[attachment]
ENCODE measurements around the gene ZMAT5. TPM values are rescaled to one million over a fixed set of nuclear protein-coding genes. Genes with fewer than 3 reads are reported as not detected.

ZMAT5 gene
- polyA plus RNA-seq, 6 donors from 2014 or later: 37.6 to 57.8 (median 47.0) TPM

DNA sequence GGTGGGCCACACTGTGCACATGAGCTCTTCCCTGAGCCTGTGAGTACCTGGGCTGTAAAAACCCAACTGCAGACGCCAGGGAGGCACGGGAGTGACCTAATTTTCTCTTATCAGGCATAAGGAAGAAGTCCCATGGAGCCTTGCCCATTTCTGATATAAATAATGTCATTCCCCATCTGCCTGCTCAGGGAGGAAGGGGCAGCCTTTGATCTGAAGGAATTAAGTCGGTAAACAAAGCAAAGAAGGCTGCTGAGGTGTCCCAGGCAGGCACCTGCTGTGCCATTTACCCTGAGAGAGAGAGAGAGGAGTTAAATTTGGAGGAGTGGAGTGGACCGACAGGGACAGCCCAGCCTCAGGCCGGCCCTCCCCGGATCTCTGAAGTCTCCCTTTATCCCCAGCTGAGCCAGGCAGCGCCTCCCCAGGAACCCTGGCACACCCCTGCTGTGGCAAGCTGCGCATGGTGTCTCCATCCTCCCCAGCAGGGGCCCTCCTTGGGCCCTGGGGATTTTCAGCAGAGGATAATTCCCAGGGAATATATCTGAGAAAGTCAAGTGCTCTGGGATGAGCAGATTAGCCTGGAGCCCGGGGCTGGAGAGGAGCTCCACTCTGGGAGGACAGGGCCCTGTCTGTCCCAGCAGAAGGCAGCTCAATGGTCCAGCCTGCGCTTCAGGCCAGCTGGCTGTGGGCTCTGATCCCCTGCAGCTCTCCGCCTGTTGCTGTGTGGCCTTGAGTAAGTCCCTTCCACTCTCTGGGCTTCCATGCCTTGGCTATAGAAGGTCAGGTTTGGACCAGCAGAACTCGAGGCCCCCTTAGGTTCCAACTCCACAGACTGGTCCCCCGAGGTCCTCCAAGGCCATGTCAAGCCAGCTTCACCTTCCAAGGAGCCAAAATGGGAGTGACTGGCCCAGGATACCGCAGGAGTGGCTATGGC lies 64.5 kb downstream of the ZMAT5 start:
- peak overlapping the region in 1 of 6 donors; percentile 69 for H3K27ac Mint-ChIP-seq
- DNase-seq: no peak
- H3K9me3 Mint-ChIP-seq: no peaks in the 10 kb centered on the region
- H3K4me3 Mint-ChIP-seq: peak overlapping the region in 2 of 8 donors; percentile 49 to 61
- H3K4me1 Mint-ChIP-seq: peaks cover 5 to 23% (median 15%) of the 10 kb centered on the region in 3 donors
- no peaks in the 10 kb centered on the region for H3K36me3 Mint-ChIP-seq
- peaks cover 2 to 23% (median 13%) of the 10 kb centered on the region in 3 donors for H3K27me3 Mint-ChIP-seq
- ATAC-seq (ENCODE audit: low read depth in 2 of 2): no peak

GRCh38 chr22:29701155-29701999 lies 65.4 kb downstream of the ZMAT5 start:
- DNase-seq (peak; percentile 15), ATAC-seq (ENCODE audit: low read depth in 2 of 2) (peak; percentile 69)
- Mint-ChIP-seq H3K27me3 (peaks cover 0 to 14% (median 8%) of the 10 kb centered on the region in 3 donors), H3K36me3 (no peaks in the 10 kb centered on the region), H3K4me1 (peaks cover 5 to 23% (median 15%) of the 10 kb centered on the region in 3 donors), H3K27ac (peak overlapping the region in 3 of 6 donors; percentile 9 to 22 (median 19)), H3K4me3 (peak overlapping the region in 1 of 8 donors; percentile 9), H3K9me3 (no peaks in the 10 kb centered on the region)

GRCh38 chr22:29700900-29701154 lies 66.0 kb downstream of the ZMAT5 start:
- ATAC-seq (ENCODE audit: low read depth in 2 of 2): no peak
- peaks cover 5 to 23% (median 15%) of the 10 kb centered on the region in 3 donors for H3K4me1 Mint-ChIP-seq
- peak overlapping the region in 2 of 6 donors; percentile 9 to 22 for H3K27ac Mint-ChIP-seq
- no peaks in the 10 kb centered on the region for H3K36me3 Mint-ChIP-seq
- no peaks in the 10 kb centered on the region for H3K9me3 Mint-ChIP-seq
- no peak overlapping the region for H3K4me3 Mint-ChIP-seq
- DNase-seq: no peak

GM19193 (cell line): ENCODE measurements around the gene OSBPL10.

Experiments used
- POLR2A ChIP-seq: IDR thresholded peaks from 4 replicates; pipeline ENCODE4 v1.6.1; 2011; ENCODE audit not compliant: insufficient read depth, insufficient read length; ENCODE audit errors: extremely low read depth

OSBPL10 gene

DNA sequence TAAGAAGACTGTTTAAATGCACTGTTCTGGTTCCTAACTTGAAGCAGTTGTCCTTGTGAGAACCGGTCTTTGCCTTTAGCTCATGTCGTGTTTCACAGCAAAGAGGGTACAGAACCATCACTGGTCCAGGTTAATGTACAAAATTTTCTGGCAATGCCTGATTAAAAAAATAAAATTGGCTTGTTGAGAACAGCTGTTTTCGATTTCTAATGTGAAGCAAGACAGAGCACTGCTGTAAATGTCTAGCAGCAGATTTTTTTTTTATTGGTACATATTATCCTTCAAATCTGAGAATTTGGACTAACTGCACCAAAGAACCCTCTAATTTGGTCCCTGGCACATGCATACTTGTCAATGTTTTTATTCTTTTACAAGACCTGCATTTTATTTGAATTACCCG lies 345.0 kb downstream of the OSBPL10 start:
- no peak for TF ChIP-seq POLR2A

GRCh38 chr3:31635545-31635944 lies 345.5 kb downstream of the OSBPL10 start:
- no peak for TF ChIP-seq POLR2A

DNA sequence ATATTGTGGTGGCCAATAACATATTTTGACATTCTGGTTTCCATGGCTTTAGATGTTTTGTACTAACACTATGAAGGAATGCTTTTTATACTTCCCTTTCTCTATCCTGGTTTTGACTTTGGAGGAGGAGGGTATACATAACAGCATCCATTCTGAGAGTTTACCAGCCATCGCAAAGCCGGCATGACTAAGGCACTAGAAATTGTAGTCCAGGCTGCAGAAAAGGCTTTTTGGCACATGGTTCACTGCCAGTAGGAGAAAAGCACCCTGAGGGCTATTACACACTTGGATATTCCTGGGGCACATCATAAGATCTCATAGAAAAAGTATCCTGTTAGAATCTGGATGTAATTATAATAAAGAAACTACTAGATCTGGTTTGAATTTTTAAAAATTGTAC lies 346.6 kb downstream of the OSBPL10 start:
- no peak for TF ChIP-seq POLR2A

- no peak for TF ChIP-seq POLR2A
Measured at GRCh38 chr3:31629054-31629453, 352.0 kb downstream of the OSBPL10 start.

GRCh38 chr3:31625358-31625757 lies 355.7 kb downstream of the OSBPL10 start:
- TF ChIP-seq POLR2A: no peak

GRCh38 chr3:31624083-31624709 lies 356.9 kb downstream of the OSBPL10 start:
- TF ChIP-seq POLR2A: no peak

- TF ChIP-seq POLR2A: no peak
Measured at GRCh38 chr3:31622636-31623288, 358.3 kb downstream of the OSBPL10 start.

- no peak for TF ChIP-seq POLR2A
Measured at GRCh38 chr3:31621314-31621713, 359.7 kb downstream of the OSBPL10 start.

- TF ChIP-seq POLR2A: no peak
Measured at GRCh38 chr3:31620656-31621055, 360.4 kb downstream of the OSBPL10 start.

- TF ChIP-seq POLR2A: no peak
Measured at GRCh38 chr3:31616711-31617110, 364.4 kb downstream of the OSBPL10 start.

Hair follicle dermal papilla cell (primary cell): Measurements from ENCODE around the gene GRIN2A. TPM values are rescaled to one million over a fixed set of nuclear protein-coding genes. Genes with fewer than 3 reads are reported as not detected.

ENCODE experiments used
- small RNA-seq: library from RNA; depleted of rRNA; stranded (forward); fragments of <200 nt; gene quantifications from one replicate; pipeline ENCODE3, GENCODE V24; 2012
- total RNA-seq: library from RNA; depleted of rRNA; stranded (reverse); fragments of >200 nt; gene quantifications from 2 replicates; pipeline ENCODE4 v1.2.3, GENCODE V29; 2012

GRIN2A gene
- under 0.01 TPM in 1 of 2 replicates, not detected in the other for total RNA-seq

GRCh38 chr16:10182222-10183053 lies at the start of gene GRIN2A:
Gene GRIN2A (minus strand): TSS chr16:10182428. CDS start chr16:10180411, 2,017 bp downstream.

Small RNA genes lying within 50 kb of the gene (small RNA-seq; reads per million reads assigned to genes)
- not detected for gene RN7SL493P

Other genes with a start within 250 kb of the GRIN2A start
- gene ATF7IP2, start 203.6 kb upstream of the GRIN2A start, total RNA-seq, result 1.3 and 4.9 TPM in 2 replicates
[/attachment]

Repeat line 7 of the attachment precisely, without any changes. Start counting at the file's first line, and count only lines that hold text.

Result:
- H3K9me3 Mint-ChIP-seq: no peaks in the 10 kb centered on the region